I've come to the conclusion I don't especially love waterproof panniers over cloth but I'm still using that rear rack, and I decided a few years ago to pay for their second generation handlebar bag because they're really nice people and I don't exactly need the freebies. (The first gen that I had been given suffered from being a little too waterproof in that it was also cyclist-proof and required at least three hands to get into most of the time.)

I visited with the people from KranGear (who also make the LKLM line of touring bikes) in 2015 with Myf when we passed through Shenzhen. This time, I decided to visit them at their factory. I also (with their permission) used their mailing address as the place to receive my first mid-trip shipment this trip.

In Xiaomeisha I wasn't all that far from the factory though it was still a couple of solid hours of riding to get out of the beachy tourism area (where I had a shockingly overpriced bowl of breakfast noodles and a bottle of Coke for breakfast) into the beginnings of the city and back out again on a really steep mountain road of the crazy steep "someone paved this?" variety because bikes can't go through any of Shenzhen's many tunnels and because, apparently, the GPS's 'bike directions' are at least partially weighted in favor of roads that cars are less likely to use. (I'm not sure how this weighting is achieved but I was shown that there is another road I could have used to get to their factory that is, at most, dozens of meters longer and which never goes above 8% grade.)

I was so wiped out tired from slogging my way up the mountain when they came and met me that I didn't stop to confirm that the random Chinese people whose car I was putting my panniers in were in fact the people who were coming to meet me until after my bags were off and in the trunk. I last saw them face to face four years ago and only once. It wasn't very likely that random people would stop and come up to me like that but they could have.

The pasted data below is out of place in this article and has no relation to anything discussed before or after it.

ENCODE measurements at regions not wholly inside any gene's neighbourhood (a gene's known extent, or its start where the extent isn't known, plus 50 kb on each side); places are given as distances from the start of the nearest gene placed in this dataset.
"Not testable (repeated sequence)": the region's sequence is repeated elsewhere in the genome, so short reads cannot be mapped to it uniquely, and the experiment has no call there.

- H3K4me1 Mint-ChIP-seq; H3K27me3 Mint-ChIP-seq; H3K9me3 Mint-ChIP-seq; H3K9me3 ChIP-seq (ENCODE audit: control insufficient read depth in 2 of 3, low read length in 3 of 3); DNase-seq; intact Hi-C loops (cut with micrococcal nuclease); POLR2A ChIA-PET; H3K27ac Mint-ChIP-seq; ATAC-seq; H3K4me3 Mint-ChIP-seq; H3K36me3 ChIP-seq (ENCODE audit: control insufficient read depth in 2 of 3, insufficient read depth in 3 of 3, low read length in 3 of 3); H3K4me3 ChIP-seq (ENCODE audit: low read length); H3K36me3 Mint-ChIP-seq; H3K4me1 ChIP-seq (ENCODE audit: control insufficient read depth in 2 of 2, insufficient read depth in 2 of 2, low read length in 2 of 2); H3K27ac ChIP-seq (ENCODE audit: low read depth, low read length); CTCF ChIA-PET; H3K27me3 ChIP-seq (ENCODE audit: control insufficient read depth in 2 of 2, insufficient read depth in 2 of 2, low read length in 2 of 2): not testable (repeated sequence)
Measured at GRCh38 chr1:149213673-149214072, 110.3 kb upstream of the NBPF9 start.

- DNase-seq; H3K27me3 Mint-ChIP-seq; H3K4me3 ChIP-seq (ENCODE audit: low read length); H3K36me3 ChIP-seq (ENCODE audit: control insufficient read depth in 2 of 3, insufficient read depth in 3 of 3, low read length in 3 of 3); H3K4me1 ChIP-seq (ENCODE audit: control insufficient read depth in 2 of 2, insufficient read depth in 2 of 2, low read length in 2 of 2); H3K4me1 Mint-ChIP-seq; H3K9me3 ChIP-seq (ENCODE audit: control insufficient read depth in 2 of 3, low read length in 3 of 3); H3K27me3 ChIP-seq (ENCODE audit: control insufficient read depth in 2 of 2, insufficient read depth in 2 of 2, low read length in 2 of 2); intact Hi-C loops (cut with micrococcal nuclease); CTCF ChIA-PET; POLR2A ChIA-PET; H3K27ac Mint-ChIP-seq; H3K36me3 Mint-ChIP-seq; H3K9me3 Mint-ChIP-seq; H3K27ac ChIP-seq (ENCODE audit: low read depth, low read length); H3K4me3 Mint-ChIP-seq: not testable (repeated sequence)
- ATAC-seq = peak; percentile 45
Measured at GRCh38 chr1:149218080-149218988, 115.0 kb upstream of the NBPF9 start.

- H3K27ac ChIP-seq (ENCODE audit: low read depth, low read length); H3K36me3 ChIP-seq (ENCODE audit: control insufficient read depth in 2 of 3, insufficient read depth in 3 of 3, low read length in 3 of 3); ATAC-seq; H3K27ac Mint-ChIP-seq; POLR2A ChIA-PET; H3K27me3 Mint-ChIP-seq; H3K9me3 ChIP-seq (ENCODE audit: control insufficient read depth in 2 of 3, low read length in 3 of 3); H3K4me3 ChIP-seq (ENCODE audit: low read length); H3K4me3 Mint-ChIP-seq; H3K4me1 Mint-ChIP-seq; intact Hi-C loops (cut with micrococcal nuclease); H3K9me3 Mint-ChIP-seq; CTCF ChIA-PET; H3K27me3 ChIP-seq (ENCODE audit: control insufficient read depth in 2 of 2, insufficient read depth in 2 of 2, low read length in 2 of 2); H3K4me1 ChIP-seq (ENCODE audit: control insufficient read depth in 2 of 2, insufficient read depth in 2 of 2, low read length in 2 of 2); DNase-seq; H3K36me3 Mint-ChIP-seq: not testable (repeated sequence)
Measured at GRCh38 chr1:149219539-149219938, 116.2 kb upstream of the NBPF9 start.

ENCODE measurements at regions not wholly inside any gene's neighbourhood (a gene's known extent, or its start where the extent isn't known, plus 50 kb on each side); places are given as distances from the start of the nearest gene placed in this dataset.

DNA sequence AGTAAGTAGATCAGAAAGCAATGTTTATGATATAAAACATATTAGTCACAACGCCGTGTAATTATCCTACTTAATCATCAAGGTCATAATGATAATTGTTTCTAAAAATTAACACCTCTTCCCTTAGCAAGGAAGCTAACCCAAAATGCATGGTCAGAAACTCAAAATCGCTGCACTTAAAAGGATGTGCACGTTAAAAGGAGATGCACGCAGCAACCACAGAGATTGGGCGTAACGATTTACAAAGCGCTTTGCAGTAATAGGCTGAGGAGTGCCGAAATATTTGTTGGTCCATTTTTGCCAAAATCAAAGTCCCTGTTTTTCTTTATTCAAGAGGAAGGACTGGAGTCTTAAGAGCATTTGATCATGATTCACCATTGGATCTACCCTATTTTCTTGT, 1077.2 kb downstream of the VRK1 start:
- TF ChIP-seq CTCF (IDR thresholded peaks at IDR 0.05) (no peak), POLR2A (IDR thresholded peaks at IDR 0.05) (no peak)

At their factory I got to see some prototypes of cool things they are doing, prototypes that other companies have sent them to stress test (including a Chinese made 14 speed planetary gear hub by a company that no longer is doing bicycle stuff), had my bike thoroughly tuned up, went out to lunch, and basically spent the day drinking tea, swapping tall tales, and talking current events.
It was well and truly wonderful.

A little after dark, we put my bike in the back of the big van, and they drove me to the Yantian Border Crossing point. I don't know if the border crossing was still open at that hour or not but I wasn't going to cross into Hong Kong until morning. Got dropped off at the border crossing to go find myself some lodging, spent a while determining that everything reasonably priced in the immediate vicinity was either showing as "fully booked" on the booking software or was too hard to find, and went about two blocks inland where I promptly got told "No Foreigners Allowed".

Today's ride: 21 km (13 miles)
Total: 2,796 km (1,736 miles)

Rate this entry's writing Heart 4
Comment on this entry Comment 0